While I had gotten the SSD1963 working in some of the older VGDD versions by hacking the XML files I was not having the same luck with 5.0.  With version 5.0 of VGDD I kept getting errors when I compiled and had issues with the screen not working as I expected when I finally got it to compile and I didn’t have a lot of time to work on it.  Seeing SSD1963 in the Ultima board being supported in 5.1 I figure I just need to ensure I configure the wiring from the EVK board I have to mimic that of the Ultima board I should be able to get it to compile.

Lately (on the Arduino side) due to some changes with the serial output of the project and my attempts at adding more functions to the processing GUI I’ve found that I’ve managed to break the PID/LOG communication to the processing GUI and forgot to commit a copy to my home code repository server and there’s too many changes to really figure out which area got messed up without a lot of work. As a result that lack of visualization is really starting to become an issue so I’m really going to start trying to develop the PIC32 side more to at least process the output of the Arduino and run the touch screen to display it all.

I’m oncall for work this weekend but I hope to be able to verify the wiring with the Ultima schematic and make sure I cable up the EVK board properly and get a screen or two going again using VGDD. I’ll post the wiring info once I get it going.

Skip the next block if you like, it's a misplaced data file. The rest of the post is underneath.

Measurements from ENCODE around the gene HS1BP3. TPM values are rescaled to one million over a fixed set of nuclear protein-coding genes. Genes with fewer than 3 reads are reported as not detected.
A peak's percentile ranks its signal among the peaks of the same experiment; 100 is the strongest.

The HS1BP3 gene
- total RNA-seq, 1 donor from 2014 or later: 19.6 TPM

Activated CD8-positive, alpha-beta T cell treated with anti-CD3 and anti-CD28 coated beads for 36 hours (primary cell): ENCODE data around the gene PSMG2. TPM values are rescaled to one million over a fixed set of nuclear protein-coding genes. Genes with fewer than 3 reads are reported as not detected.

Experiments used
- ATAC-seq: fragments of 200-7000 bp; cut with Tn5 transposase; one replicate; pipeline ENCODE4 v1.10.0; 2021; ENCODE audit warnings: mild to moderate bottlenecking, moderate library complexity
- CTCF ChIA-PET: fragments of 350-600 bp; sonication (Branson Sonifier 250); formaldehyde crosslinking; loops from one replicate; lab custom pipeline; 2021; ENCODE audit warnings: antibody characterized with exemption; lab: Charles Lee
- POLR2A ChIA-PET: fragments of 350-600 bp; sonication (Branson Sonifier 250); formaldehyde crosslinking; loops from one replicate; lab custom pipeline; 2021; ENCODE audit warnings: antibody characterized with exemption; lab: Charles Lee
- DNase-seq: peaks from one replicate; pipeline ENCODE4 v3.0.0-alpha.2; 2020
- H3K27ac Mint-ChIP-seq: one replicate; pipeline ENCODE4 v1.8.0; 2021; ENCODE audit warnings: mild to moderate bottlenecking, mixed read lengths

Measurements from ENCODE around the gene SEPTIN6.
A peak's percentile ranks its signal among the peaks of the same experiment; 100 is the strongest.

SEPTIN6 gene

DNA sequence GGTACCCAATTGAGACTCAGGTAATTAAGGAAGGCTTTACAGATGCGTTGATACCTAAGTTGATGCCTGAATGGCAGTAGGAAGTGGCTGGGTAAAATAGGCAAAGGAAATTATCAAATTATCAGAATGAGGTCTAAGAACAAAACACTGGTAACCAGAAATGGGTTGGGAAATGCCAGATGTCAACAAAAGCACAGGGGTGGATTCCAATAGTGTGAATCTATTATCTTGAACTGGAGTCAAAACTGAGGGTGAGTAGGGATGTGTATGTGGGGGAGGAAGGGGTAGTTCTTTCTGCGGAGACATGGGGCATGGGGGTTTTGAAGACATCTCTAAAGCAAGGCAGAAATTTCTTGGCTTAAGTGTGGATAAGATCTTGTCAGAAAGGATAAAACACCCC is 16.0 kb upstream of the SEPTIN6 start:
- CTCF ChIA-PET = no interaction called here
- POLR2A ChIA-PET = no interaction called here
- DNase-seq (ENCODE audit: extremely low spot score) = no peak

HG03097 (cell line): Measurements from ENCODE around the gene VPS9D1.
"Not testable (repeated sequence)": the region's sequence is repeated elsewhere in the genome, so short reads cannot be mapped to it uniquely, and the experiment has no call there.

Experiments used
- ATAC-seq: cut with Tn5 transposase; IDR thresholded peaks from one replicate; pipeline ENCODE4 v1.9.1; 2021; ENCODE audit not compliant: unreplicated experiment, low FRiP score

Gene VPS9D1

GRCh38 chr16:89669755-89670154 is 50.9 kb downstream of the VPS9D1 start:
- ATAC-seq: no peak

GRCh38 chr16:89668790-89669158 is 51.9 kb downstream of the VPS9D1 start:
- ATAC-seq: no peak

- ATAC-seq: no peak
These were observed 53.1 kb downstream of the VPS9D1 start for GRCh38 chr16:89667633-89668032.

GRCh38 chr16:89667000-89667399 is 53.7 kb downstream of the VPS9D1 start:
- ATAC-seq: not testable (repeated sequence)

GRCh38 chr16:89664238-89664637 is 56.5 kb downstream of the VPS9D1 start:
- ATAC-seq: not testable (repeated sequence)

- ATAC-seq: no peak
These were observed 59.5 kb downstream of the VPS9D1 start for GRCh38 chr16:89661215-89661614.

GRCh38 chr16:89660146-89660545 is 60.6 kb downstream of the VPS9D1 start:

Pretty on the outside and ugly on the inside prototype

So I’ve been busy doing a bunch of computer maintenance and looking into other things I’ve neglected while building the roaster so it’s been a bit slow.  I decided I wanted to start gluing corners together and drilling some holes to see how the case goes together so I can eventually get back to fixing the issues with the roast controller case.  Over the past several weeks I soldered together all of the boards, made wiring harnesses and figured out a bunch of “oops” moves I had made designing things when I got rushed for time.

Turns out I was not able to get stand offs locally in the sizes I had wanted so the heights are all screwed up where I placed holes on the outside surfaces.  I also forgot to specifically allocate power for the exhaust fan in the original design BUT I did have “Spare” pins allocated. The fan I ordered also was not the right size for the hole template I had used (Inside fan dimension vs outside screw / case dimension)… neither of them were actually labeled right the way every other fan I have is sized.

So with everything screwed or harnessed in place this is what I have for the Arduino…

The Arduino wired for Coffee Roaster control